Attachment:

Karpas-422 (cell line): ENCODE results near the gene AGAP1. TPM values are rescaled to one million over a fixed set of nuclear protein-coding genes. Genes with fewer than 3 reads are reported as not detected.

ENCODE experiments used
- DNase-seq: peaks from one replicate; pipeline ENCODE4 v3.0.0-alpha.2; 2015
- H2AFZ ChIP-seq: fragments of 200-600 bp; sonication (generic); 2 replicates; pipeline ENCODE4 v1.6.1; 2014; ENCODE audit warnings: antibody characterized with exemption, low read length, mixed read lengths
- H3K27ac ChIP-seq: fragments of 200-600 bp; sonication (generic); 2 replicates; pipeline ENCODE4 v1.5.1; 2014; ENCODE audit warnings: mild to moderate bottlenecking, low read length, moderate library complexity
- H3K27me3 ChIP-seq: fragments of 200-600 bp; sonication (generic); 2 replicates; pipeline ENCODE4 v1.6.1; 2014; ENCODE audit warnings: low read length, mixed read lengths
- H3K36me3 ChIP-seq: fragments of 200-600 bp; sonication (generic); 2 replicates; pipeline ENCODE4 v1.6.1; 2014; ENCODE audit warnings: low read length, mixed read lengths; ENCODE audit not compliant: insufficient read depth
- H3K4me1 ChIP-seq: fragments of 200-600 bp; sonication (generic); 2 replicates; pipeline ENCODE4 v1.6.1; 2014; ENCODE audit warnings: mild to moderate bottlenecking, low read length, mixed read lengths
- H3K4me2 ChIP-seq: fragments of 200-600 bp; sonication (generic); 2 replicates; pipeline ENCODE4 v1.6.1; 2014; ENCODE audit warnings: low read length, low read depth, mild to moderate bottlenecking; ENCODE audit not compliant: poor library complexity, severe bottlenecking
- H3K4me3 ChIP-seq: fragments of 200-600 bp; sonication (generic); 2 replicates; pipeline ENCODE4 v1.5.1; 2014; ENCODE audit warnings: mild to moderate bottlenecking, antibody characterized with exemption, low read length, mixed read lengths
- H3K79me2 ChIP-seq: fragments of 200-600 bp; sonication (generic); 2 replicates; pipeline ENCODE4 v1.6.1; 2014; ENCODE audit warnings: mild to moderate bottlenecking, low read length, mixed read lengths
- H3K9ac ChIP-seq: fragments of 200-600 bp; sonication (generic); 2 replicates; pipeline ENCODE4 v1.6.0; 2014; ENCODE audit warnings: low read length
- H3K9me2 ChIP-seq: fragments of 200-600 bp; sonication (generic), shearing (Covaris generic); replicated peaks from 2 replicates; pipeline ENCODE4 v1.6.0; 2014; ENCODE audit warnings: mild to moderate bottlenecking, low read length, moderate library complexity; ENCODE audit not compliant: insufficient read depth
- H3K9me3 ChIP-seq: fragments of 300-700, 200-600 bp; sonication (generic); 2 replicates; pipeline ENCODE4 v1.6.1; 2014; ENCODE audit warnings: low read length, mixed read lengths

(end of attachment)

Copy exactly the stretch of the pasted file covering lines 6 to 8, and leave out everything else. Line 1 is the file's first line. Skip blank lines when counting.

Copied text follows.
- H3K27me3 ChIP-seq: fragments of 200-600 bp; sonication (generic); 2 replicates; pipeline ENCODE4 v1.6.1; 2014; ENCODE audit warnings: low read length, mixed read lengths
- H3K36me3 ChIP-seq: fragments of 200-600 bp; sonication (generic); 2 replicates; pipeline ENCODE4 v1.6.1; 2014; ENCODE audit warnings: low read length, mixed read lengths; ENCODE audit not compliant: insufficient read depth
- H3K4me1 ChIP-seq: fragments of 200-600 bp; sonication (generic); 2 replicates; pipeline ENCODE4 v1.6.1; 2014; ENCODE audit warnings: mild to moderate bottlenecking, low read length, mixed read lengths